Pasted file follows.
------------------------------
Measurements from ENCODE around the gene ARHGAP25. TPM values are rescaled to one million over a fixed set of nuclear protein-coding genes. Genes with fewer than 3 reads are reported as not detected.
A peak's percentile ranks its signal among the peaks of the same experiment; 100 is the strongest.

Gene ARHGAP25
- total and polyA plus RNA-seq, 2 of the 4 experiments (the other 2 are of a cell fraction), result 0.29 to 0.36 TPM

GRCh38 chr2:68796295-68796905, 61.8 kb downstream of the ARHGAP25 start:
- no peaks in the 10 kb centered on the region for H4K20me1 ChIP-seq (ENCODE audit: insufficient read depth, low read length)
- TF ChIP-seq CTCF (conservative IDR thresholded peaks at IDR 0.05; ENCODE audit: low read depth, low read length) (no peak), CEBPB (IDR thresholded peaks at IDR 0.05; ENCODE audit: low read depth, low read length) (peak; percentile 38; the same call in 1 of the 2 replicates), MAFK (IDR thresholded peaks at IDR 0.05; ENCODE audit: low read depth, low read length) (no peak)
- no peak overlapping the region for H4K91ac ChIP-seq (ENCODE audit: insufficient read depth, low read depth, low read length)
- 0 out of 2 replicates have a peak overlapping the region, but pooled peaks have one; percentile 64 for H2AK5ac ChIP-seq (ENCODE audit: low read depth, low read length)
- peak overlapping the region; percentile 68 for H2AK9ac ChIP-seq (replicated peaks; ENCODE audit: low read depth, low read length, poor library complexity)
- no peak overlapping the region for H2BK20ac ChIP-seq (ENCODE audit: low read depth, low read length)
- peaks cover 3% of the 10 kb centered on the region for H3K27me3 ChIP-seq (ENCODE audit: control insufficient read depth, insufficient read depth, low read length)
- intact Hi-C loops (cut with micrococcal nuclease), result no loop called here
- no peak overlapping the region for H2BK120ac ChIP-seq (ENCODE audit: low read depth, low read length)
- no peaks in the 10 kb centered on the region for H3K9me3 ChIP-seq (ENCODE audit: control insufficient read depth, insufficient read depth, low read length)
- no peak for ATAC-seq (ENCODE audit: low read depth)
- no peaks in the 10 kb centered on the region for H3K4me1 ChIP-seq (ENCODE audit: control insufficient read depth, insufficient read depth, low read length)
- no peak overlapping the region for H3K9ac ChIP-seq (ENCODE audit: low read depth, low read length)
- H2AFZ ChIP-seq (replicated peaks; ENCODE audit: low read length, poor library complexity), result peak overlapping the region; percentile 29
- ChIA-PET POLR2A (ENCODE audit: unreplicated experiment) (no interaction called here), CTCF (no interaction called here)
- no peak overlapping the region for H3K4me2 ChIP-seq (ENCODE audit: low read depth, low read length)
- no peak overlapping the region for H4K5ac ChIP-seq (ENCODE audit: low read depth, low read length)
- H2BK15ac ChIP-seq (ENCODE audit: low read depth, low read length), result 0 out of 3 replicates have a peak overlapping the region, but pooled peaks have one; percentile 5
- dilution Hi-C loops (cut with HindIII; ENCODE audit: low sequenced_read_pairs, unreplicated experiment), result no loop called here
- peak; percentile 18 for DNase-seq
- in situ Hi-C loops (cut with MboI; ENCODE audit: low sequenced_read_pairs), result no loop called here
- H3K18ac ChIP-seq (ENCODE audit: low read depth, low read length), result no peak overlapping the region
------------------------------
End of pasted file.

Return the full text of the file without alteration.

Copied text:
Measurements from ENCODE around the gene ARHGAP25. TPM values are rescaled to one million over a fixed set of nuclear protein-coding genes. Genes with fewer than 3 reads are reported as not detected.
A peak's percentile ranks its signal among the peaks of the same experiment; 100 is the strongest.

Gene ARHGAP25
- total and polyA plus RNA-seq, 2 of the 4 experiments (the other 2 are of a cell fraction), result 0.29 to 0.36 TPM

GRCh38 chr2:68796295-68796905, 61.8 kb downstream of the ARHGAP25 start:
- no peaks in the 10 kb centered on the region for H4K20me1 ChIP-seq (ENCODE audit: insufficient read depth, low read length)
- TF ChIP-seq CTCF (conservative IDR thresholded peaks at IDR 0.05; ENCODE audit: low read depth, low read length) (no peak), CEBPB (IDR thresholded peaks at IDR 0.05; ENCODE audit: low read depth, low read length) (peak; percentile 38; the same call in 1 of the 2 replicates), MAFK (IDR thresholded peaks at IDR 0.05; ENCODE audit: low read depth, low read length) (no peak)
- no peak overlapping the region for H4K91ac ChIP-seq (ENCODE audit: insufficient read depth, low read depth, low read length)
- 0 out of 2 replicates have a peak overlapping the region, but pooled peaks have one; percentile 64 for H2AK5ac ChIP-seq (ENCODE audit: low read depth, low read length)
- peak overlapping the region; percentile 68 for H2AK9ac ChIP-seq (replicated peaks; ENCODE audit: low read depth, low read length, poor library complexity)
- no peak overlapping the region for H2BK20ac ChIP-seq (ENCODE audit: low read depth, low read length)
- peaks cover 3% of the 10 kb centered on the region for H3K27me3 ChIP-seq (ENCODE audit: control insufficient read depth, insufficient read depth, low read length)
- intact Hi-C loops (cut with micrococcal nuclease), result no loop called here
- no peak overlapping the region for H2BK120ac ChIP-seq (ENCODE audit: low read depth, low read length)
- no peaks in the 10 kb centered on the region for H3K9me3 ChIP-seq (ENCODE audit: control insufficient read depth, insufficient read depth, low read length)
- no peak for ATAC-seq (ENCODE audit: low read depth)
- no peaks in the 10 kb centered on the region for H3K4me1 ChIP-seq (ENCODE audit: control insufficient read depth, insufficient read depth, low read length)
- no peak overlapping the region for H3K9ac ChIP-seq (ENCODE audit: low read depth, low read length)
- H2AFZ ChIP-seq (replicated peaks; ENCODE audit: low read length, poor library complexity), result peak overlapping the region; percentile 29
- ChIA-PET POLR2A (ENCODE audit: unreplicated experiment) (no interaction called here), CTCF (no interaction called here)
- no peak overlapping the region for H3K4me2 ChIP-seq (ENCODE audit: low read depth, low read length)
- no peak overlapping the region for H4K5ac ChIP-seq (ENCODE audit: low read depth, low read length)
- H2BK15ac ChIP-seq (ENCODE audit: low read depth, low read length), result 0 out of 3 replicates have a peak overlapping the region, but pooled peaks have one; percentile 5
- dilution Hi-C loops (cut with HindIII; ENCODE audit: low sequenced_read_pairs, unreplicated experiment), result no loop called here
- peak; percentile 18 for DNase-seq
- in situ Hi-C loops (cut with MboI; ENCODE audit: low sequenced_read_pairs), result no loop called here
- H3K18ac ChIP-seq (ENCODE audit: low read depth, low read length), result no peak overlapping the region